Two Cherokee County elected officials feel they were misled and slandered by the Cherokee County Commissioners when they submitted pay increase requests.
“We do not think we should be able to set our own salaries, we fully understand the commissioners set the salaries of all county employees,” said Cherokee County Register of Deeds Christie Grant. “We were told by Commissioner Pat Collins, and the commissioners’ attorney Kevin Cure to turn our pay change requests into the payroll clerk and the commissioners would take up the matter.”
“This was not something that is just starting, we sent raise requests to the commissioners in July of 2008, before the election,” said County Treasurer Juanita Hodgeson. “We asked for a raise that would bring our salaries equal to other department heads that have been hired in the last year, without our years of experience or tenure with the county.”
“In July we went and asked the commissioners for a raise, when they hired the Emergency Preparedness director fulltime at $45,000,” said Hodgeson. “There are seven department heads making more than we are, and six of them are appointed, not elected positions. All we asked is to be brought up to level of the road supervisor and Emergency Preparedness director. We didn’t try to go to the top just in the middle.”
“The people hired by and answering to the commissioners are getting paid on a higher pay scale than those of us answering to the voters,” said Grant. “Those in appointed offices do not have to run for re-election, they just have to answer to the commissioners, not the voters.”
“In July the commissioners said they would look at our requests, Rod Edmonson (then a commissioner) said he agreed we should be increased but he was running for County Clerk and he didn’t want to vote on it at that time.” said Grant. “We waited until after the election, in December we brought it up again. This time the commissioners said they wanted to wait until the new commissioners took office, and they wanted to talk to County Counselor Kevin Cure. Cure got back to us on February 18 and told us to give the pay request change to the payroll clerk. He said he would talk to the commissioners.”
“I took the change request into the clerks office and she told me it would have to be approved by the commissioners, I said okay and left the request with her,” said Hodgeson. “The next thing we heard were the headlines in the paper and on the news that we had tried to challenge the commissioners authority. That was not our intent, all we wanted was to be considered for a raise.”
“The new commissioners didn’t talk to us about this at all, they could have called us in and discussed it instead of making it appear we were trying to set our own salaries,” said Grant. “Commissioner (Richard) Hilderbrand was wrong about us trying to set our own salaries after we were elected. We approached the commissioners, before the election, and were told to wait. We went back in December and were told to wait. The third time in February we were told to give the request to the clerk by the commissioners’ attorney.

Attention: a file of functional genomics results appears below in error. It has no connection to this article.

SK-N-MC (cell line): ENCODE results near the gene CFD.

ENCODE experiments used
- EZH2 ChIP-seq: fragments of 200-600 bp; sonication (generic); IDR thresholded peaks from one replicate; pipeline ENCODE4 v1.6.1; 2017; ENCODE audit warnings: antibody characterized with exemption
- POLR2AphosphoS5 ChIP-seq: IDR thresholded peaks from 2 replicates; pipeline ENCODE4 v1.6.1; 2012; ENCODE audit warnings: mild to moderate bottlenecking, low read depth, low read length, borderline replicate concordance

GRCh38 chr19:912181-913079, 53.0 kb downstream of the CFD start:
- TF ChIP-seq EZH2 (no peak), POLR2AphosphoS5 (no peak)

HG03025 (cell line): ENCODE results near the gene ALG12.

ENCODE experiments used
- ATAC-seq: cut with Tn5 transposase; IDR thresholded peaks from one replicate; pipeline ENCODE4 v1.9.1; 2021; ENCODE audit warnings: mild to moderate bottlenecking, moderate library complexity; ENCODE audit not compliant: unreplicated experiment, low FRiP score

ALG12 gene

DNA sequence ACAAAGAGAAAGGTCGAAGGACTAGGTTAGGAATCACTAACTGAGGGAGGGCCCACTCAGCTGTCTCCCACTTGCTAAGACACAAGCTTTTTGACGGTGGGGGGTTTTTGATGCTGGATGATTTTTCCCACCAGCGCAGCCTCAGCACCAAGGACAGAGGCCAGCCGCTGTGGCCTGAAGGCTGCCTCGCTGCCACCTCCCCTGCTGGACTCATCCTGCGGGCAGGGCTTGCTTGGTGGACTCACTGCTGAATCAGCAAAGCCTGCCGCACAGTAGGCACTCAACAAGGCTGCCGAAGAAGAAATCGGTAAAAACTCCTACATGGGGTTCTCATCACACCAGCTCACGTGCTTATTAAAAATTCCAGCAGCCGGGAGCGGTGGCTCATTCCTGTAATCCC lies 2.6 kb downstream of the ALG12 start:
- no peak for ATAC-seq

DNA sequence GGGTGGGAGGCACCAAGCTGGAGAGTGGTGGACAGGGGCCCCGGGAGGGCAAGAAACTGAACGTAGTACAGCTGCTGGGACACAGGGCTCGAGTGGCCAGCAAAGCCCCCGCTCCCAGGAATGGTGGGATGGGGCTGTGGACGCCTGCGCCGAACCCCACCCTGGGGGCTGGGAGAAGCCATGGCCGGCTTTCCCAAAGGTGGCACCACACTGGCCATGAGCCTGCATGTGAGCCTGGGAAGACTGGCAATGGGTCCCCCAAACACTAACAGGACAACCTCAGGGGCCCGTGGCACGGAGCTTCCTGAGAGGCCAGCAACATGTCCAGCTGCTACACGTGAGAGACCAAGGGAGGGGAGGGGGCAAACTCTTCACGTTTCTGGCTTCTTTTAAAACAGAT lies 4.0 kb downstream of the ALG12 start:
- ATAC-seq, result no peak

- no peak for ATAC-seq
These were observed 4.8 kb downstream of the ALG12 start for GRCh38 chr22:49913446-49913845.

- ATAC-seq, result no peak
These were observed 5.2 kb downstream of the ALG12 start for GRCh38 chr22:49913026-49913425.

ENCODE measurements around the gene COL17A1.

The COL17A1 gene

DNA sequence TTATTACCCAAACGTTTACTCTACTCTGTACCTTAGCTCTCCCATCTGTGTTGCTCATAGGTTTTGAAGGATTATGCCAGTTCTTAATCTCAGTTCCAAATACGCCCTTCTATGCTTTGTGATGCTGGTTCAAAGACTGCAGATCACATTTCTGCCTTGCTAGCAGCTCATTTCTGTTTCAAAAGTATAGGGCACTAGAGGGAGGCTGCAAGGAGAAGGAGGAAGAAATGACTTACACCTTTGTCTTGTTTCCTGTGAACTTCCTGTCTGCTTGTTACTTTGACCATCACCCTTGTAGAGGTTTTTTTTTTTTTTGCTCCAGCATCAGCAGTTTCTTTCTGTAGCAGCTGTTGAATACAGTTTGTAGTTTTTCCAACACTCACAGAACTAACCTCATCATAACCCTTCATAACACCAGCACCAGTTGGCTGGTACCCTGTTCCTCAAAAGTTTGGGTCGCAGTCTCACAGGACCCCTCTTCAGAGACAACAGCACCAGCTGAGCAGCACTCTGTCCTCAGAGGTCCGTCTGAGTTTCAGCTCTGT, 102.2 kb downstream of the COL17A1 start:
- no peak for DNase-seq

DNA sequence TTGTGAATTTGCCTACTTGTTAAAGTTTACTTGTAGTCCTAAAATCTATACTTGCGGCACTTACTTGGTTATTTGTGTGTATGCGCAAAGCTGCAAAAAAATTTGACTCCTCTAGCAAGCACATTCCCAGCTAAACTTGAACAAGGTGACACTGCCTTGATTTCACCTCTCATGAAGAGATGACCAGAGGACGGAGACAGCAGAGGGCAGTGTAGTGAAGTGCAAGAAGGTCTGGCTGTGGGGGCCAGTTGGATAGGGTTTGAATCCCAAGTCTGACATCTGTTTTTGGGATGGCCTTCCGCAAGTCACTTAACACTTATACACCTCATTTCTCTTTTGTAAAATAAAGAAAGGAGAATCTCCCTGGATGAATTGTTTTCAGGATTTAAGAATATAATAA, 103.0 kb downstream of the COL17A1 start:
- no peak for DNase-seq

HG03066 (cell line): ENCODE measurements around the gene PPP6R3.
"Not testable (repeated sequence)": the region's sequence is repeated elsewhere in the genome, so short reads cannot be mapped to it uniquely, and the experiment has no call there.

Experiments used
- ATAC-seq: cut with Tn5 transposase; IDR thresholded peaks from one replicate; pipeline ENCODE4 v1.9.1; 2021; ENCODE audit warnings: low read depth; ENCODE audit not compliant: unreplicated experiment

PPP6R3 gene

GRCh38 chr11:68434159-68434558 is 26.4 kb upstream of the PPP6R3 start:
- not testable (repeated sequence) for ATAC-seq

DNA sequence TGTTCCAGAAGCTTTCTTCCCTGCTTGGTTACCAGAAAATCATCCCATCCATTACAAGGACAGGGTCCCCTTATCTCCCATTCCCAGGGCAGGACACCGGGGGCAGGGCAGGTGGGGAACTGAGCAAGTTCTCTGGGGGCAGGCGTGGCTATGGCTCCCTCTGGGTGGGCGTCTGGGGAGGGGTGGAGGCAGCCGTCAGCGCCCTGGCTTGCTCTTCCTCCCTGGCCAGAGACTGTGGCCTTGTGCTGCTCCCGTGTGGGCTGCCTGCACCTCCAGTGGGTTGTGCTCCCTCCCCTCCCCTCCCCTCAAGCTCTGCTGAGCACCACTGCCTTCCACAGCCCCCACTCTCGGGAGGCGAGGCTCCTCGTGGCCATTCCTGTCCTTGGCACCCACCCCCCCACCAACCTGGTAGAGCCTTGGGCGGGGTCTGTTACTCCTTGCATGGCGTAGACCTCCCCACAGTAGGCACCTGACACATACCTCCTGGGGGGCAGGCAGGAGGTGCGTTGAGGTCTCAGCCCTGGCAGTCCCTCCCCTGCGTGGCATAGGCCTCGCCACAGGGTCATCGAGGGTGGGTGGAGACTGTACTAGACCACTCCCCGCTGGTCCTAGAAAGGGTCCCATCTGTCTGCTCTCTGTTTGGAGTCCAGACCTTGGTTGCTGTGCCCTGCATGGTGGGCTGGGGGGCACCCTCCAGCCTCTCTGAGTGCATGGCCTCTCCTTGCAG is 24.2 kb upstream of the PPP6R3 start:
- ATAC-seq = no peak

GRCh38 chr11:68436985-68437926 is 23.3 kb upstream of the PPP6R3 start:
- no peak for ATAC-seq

According to the commissioner’s minutes, the sheriff and undersheriff sought pay raises, since the election, but they were rejected.
Two positions in the sheriff’s office have been changed from hourly to salary positions.
Gary Allen was hired as Chief Deputy Sheriff a salaried position, at $32,000 and Art Mallory was hired as dispatch supervisor at $25,500 in addition to his part-time duties as assistant emergency preparedness director at a salary of $14,496.
Six deputies were given raises in January bringing their annual salaries to $23,328 before overtime.
The only raises the elected officials have been given in the past five years were cost of living adjustments given to all county employees.
“With the experience we have in our jobs we feel we should be receiving at least equal pay to those currently being hired into new jobs,” said Grant. “We love our jobs but we hate the politics. Our offices serve the public efficiently, with our experience, we have made changes that save the taxpayers money or make the service better, for these reasons we felt we should have raises but had they said no, then at least we would have known.”
“The way they accused us of trying to go behind their backs, which was not true, was not the way this should have been handled,” said Hodgeson. “We are elected to our offices just as they are, and we all have to work together. It is not very professional to tell us what to do, then go to the press with untrue stories when we are trying to follow directions.”